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We were told by a doctor that our son has a hydrocele. Is a hydrocele dangerous?
A hydrocele contains fluid, and may present as discoloration and swelling of the scrotum. It is due to a patent opening and tract that extends from the tummy to the groin or genitalia, but this opening is smaller than an inguinal hernia. A primary hydrocele can be communicating due to an open tract, or non-communicating (the opening is closed, but fluid still resides within the tract). A secondary hydrocele is due to other causes which needs to be excluded for example infection, tumour or torsion of the testis.
When is the best time to repair paediatric hydroceles?
The best time to repair a primary hydrocele is classically advocated after 1 years old, but the evidence is not consistent(1). This is because the opening in the tummy closes by itself and fluid is reabsorbed by the body. This is often seen in communicating hydroceles noted from birth.
A hydrocele that is first noticed in childhood or adolescence is different and may be a non-communicating hydrocele or secondary to an underlying problem. A secondary hydrocele needs to be explored and repaired at the earliest possible time.
Can oral medicine treat a hydrocele?
No medicine can cure a hydrocele. Surgery is needed to repair the opening of the tract, and drain the fluid.
What happens during the repair of a hydrocele in a child?
In a child, the surgery to repair a hydrocele is similar to the repair of an inguinal hernia. If the child is fit, I advise a laparoscopic procedure to visualize both inguinal openings. There is up to 50% of patients who have a concurrent patent opening and tract on the other side of the tummy(2). When there is a patent opening on the other side of the tummy, it evolves into a hernia in 5 to 20% of patients in the future(3). I recommend a repair of the other side to prevent undergoing a second anaesthesia in future.
A laparoscopic repair can be performed if there are bilateral hydroceles. Under general and local anaesthesia, the incision is made within the umbilicus to insert the laparoscopic instruments. The opening(s) in the groin is then repaired. The instruments are removed and the wounds are closed with absorbable stitches. If there are reasons against a laparoscopic hydrocele repair, I perform the operation via an open technique.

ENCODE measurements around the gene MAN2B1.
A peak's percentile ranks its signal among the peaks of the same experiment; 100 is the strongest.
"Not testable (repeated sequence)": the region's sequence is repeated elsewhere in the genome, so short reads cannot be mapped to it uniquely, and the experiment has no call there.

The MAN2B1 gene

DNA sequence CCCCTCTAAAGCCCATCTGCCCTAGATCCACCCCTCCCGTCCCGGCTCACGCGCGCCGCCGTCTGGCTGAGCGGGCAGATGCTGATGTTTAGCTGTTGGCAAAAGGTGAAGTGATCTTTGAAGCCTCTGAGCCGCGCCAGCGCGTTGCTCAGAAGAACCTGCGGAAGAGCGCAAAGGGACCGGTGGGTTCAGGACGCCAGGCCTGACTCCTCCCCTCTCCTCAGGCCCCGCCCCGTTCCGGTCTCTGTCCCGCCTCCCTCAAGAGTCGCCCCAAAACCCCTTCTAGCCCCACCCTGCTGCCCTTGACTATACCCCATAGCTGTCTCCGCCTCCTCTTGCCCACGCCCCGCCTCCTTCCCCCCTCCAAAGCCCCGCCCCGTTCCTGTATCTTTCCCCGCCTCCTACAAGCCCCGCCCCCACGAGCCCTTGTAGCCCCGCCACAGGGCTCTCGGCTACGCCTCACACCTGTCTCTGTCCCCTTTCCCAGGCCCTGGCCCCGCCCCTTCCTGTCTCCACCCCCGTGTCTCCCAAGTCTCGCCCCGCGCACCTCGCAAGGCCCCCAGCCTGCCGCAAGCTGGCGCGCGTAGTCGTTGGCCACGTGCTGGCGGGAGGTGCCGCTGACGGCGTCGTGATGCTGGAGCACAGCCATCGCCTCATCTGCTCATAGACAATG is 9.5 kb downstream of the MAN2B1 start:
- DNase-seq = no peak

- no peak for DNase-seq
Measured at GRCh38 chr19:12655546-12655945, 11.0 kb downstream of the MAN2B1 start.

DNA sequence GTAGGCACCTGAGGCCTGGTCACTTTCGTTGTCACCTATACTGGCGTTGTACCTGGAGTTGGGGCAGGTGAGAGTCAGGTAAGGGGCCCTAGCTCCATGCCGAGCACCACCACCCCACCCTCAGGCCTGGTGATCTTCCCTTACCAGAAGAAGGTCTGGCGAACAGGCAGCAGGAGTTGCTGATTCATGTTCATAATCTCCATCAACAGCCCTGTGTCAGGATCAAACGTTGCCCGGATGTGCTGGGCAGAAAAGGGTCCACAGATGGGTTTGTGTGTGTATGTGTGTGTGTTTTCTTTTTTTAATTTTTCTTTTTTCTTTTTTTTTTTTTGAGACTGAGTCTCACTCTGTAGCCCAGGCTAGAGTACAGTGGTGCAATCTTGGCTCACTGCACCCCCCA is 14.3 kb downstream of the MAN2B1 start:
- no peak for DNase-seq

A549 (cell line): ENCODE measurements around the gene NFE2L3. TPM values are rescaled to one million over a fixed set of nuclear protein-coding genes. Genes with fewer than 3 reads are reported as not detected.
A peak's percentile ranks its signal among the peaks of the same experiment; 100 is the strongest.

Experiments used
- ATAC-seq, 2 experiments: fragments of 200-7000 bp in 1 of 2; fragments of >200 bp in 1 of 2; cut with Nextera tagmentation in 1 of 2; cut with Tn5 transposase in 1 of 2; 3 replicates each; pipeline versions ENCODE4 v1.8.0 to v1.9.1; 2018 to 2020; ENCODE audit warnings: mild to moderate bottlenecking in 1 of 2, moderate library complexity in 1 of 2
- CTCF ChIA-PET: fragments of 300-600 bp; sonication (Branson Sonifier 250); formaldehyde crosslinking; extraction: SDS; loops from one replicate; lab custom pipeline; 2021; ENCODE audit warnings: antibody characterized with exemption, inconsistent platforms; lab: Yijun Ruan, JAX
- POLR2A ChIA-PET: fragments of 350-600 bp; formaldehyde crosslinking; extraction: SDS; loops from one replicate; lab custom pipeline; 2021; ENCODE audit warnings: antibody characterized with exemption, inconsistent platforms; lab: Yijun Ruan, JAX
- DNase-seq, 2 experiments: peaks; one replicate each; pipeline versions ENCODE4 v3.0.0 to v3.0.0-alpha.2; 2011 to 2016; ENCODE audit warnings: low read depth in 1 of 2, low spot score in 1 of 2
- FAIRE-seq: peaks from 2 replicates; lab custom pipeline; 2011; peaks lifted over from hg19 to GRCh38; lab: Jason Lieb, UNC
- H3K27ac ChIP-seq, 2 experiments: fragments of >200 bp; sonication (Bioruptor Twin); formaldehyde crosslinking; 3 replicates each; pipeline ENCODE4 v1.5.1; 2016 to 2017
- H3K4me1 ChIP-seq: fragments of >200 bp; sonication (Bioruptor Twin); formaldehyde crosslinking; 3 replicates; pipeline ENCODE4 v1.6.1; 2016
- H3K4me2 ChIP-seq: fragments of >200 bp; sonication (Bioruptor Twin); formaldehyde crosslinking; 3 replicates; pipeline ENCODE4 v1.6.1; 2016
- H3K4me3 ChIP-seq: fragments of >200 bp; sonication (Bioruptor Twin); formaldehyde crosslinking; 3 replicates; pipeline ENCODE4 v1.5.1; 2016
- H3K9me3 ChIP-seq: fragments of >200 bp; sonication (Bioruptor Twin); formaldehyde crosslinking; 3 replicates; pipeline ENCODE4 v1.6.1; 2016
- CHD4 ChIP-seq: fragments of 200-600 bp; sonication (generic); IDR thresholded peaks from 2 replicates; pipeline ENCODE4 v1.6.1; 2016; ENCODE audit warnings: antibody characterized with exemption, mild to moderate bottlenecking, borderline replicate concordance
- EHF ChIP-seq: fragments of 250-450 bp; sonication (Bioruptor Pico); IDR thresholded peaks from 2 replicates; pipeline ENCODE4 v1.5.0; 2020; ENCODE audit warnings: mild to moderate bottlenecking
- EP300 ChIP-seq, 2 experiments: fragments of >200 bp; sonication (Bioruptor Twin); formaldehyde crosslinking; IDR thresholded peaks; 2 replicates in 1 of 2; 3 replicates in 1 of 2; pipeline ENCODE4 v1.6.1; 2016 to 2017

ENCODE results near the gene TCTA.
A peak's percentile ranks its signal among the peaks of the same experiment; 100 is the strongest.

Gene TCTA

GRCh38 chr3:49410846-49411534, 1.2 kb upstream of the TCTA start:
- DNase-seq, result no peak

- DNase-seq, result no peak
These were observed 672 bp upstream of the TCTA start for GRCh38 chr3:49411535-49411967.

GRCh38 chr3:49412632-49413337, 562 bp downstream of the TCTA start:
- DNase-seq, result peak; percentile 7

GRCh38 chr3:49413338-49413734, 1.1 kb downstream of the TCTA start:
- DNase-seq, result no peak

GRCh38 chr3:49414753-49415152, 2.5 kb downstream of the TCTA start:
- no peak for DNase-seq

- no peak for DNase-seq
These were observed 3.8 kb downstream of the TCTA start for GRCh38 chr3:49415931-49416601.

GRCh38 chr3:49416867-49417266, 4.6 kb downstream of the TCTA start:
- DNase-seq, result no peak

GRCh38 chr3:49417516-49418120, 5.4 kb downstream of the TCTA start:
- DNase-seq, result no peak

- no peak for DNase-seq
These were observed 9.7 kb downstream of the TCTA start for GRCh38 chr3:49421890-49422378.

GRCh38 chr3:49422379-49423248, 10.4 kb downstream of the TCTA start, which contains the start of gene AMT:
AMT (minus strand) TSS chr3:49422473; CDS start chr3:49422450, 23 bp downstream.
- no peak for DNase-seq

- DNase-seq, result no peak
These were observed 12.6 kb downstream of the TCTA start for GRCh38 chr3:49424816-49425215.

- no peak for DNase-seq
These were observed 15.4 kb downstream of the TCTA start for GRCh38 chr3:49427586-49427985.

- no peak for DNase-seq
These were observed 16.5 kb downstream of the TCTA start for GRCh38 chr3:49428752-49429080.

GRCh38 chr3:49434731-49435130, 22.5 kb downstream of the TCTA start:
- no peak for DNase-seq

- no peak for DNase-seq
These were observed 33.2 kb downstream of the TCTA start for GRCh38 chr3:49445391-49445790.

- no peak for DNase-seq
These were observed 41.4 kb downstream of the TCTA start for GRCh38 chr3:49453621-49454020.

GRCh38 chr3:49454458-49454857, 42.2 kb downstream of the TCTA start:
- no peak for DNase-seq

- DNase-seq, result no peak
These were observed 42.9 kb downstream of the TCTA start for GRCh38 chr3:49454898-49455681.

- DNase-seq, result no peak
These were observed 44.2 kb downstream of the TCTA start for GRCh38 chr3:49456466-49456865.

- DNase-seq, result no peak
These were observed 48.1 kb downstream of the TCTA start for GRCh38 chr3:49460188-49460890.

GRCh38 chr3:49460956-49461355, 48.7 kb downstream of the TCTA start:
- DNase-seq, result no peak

For the open hydrocele repair, a groin skin crease incision is made, the opening and tract are repaired. The wound is closed with absorbable stitches.
For both laparoscopic and open techniques, when there is a need to examine the testis, an additional scrotal incision may be needed. In the repair, the fluid is drained and the tract is repaired.
How is the recovery after a hydrocele repair?
Your child goes home on the same day. Minimal bleeding is expected from the wound. This is a clean surgery and oral or topical antibiotics is not required. The patient can have normal baths. Painkillers may be required for the first 3 days. In babies, it is advisable to change the diapers 2 to 3 hourly to keep the wound clean. A scab forms over the wound normally in the first 2 weeks and drops off with time. Some swelling may occur in the scrotum or genitalia after surgery and is the normal body reaction after surgery. This resolves by 6 weeks.
Risks of the hydrocele repair are infection, recurrent scrotal swelling, damage to the testis, ascending testis and repeat surgery. Infection presents as redness, swelling, pain, warmth and abnormal discharge of the wound site(s). If any of these complications occur, treatment is available and your doctor should be consulted early. It is important to avoid swimming and exercise for 4 weeks to allow the wound to have good healing and strength.
Are there alternatives to hydrocele repair?
Monitoring and waiting for the hydrocele to resolve by itself is an option. This is less likely with increasing age. The warning signs of something worse are pain, increasing swelling or vomiting.
1. Chen Y, Wang F, Zhong H, et al. A systematic review and meta-analysis concerning single-site laparoscopic percutaneous extraperitoneal closure for pediatric inguinal hernia and hydrocele. Surg Endosc. 2017 Dec;31(12):4888–901.
2. Jin Z, Wang F. Effectiveness of Laparoscopy in the Treatment of Pediatric Hydrocele: A Systematic Review. J Laparoendosc Adv Surg Tech A. 2018 Dec;28(12):1531–9.
3. Esposito C, Escolino M, Turrà F, et al. Current concepts in the management of inguinal hernia and hydrocele in pediatric patients in laparoscopic era. Semin Pediatr Surg. 2016 Aug;25(4):232–40.
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